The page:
The competition for an entry-level research position seems one of the stiffest across the board, perhaps only surpassed by those for movie acting, or for careers in law firms. Tenure applicants at research universities have gone through at least fifteen to twenty years of hard work (surely rewarding and exciting but often also menial and thankless, in an environment certainly intellectually stimulating but also marred by ego, pettiness and back-stabbing), at a pay seldom on par with that of peers in different professional fields, suffered several relocations, endured significant pressure to produce outstanding scientific results and the stress of an uncertain future, largely influenced by luck and other factors beyond their control.
Is it conceivable that aspiring scientists would put themselves and their families through years of travail (if not quite tribulation), for something ultimately perceived as “just another job” ? Does it not stand to reason that they would be, at least on average, motivated by an uncommon passion, interest, and yes, love for science, the same type of love that, for example, aspiring professional musicians have for music ? Would such love not help make uncertain times at least more bearable ? Can anyone think of another equally powerful motivator ?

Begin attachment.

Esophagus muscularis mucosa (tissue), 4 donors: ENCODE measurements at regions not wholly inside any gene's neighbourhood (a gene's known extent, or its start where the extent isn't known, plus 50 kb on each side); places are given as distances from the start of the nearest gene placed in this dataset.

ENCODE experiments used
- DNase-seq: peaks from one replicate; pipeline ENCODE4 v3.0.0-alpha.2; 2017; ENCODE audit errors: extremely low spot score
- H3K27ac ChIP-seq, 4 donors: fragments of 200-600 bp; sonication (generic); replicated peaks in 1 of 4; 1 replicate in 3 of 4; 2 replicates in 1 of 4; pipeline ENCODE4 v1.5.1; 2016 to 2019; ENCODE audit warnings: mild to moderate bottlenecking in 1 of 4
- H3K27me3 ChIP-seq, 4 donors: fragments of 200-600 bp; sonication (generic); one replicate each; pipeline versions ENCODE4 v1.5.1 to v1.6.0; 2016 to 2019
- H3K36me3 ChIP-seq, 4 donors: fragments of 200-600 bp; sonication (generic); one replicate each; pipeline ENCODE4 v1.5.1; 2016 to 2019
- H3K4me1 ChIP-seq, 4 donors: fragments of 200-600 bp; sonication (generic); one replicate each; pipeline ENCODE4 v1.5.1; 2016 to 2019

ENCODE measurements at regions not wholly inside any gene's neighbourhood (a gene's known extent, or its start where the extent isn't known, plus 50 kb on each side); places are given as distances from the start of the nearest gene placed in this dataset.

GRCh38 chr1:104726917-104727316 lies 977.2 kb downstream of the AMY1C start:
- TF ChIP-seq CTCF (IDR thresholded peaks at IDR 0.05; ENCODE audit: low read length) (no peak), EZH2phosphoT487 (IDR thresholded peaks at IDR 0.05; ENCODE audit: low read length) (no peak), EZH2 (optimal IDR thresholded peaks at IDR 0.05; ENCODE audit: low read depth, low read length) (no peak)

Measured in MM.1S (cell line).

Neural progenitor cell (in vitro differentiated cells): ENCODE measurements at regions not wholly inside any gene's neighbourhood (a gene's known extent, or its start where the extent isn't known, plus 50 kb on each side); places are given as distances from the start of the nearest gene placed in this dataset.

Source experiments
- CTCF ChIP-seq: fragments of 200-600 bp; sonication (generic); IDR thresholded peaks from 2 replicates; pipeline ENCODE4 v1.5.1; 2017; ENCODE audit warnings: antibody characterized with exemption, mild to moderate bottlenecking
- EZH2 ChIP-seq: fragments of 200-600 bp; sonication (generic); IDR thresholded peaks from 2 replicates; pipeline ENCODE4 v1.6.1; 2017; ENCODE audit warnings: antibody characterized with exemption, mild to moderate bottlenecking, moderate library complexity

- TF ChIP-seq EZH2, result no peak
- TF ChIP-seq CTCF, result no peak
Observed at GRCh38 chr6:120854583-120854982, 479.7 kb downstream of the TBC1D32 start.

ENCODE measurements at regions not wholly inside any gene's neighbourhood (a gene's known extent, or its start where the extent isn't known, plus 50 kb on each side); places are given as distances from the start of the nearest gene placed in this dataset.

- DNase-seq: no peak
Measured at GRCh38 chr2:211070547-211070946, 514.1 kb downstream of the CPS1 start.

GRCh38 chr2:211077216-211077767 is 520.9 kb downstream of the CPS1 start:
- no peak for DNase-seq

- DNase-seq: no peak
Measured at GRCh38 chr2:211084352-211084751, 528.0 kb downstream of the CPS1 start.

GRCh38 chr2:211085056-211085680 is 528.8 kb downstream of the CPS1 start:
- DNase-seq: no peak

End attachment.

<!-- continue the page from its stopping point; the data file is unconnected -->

And while all of this is not true of science only (I cannot imagine, e.g., nurses, special education teachers, firemen, social workers, not thinking of their own choices as arising, at least in part, from an inner calling), it is no less true of it either.
Of course, we are all different and in the end, much like Mad Hatter states, it is how good one’s performance is that determines (or, should determine) whether that person should rightfully hold a job or not. Clearly, passion, love for science alone are not sufficient; important, crucial ingredients for success are hard work, discipline, perseverance. Again, this is true of many, most other careers.